Doctoral student Sebastian Beckers drills the vines to inject the remedy.
Credits: Max Planck Society
The shell of these balls is made of lignin - a substance that is the main component of wood besides cellulose. Therefore, this shell can also be decomposed by the fungus, thus releasing the agent inside the nanoparticle. "It is almost like a Trojan Horse: the fungus decomposes the shell of our nanocarriers and releases the fungicide that fights it", says Wurm. One of the main advantages of the method of the scientists is that the agent is delivered slowly and over a long period of time.
Scientists fight fungal disease on vines with nanotechnology
After successful initial trials, more than 100 grapevines have now been treated by the interdisciplinary research team on a vineyard of the DLR in Neustadt a.d. Weinstrasse, Germany. Within several hours, they drilled holes into the trunks and inserted small tanks containing the agent. Scientists can expect initial results within a few weeks, but the plants will be observed for several years.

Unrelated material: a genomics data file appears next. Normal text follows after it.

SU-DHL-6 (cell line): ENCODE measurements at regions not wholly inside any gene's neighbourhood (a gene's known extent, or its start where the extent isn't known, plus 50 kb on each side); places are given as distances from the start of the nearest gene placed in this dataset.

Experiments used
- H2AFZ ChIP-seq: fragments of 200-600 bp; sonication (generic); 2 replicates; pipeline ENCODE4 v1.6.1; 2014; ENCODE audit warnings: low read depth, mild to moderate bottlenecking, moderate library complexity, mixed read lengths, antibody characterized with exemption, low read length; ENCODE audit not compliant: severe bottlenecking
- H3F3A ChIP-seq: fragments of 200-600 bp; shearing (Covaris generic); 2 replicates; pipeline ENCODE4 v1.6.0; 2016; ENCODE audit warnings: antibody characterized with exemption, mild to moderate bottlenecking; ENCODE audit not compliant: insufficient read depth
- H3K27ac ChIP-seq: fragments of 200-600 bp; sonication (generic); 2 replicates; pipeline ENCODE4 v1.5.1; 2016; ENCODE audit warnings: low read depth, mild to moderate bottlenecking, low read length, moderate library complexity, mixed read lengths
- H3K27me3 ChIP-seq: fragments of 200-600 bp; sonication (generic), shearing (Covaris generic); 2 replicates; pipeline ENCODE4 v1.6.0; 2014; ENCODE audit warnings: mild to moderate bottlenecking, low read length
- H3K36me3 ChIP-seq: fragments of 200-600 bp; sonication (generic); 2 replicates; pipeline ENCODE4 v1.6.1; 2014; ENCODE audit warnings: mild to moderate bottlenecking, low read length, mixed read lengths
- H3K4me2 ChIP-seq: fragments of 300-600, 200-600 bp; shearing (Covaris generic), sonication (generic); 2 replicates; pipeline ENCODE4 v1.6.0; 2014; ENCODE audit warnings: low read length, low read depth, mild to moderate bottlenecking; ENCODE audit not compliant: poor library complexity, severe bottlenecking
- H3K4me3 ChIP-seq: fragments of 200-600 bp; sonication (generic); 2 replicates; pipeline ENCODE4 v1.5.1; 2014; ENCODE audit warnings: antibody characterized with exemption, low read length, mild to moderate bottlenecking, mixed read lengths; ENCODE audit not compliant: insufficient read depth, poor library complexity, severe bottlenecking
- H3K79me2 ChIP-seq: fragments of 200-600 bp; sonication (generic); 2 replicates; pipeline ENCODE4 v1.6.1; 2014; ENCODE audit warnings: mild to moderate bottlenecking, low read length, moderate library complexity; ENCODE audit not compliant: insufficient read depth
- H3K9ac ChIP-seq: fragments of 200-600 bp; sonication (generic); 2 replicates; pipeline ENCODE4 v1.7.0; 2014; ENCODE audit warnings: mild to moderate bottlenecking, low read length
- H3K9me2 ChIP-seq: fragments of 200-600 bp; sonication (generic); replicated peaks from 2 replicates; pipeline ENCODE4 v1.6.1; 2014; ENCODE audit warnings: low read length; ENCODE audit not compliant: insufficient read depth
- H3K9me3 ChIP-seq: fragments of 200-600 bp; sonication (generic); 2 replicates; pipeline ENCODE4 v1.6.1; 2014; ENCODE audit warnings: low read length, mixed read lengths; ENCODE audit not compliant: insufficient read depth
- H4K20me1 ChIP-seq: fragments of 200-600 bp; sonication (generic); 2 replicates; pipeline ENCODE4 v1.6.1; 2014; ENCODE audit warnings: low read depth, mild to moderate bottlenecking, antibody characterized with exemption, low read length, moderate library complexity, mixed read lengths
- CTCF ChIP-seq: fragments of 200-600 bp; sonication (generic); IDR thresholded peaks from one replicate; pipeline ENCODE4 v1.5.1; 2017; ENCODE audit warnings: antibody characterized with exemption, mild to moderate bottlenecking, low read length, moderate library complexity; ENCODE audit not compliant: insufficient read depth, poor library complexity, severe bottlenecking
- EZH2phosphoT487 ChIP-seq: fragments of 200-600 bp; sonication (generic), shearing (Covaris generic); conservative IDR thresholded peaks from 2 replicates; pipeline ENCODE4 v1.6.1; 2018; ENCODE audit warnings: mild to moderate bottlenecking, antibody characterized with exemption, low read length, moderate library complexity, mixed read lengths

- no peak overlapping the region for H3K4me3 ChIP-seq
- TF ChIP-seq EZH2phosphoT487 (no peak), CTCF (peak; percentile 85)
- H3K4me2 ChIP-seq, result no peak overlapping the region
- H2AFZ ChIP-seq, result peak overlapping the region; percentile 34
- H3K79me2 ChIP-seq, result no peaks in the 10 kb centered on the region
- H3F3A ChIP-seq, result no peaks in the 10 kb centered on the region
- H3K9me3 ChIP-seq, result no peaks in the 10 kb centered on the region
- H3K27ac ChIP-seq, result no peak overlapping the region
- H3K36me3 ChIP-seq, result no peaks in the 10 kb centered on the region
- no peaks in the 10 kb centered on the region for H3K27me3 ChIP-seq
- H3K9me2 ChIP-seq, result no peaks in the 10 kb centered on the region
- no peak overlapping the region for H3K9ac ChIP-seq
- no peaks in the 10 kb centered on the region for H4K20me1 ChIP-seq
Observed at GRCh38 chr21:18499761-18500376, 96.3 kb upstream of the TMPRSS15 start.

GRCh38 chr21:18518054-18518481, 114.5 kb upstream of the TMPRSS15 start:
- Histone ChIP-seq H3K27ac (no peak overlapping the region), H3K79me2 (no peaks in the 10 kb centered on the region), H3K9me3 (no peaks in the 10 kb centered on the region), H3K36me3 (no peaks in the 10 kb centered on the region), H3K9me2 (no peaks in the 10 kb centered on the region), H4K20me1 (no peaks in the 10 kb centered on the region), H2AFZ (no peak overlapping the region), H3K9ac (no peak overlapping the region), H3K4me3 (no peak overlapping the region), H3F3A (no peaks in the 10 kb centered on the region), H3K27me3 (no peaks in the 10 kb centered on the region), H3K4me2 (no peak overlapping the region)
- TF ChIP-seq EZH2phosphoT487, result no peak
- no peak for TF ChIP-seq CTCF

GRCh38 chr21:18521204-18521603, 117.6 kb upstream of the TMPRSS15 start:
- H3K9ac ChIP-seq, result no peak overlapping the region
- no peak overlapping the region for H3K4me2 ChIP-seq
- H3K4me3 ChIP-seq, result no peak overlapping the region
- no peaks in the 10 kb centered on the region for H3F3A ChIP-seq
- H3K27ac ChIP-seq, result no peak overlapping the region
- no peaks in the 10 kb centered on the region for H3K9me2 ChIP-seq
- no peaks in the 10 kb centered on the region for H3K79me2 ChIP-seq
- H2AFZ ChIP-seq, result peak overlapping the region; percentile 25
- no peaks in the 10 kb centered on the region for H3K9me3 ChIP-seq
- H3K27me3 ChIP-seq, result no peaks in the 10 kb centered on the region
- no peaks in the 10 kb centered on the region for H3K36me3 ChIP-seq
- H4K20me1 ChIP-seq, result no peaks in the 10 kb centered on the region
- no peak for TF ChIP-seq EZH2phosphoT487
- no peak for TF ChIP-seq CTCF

The project is carried out together with the "Institute for Biotechnology and Drug Research" (Kaiserslautern, Germany), and the "Dienstleistungszentrum Ländlicher Raum Rheinpfalz, Institut für Pflanzenschutz" (Neustadt a.d. Weinstrasse).
The technology has already been patented by Wurm and colleagues.
Max Planck Society. Posted: May 30, 2018.
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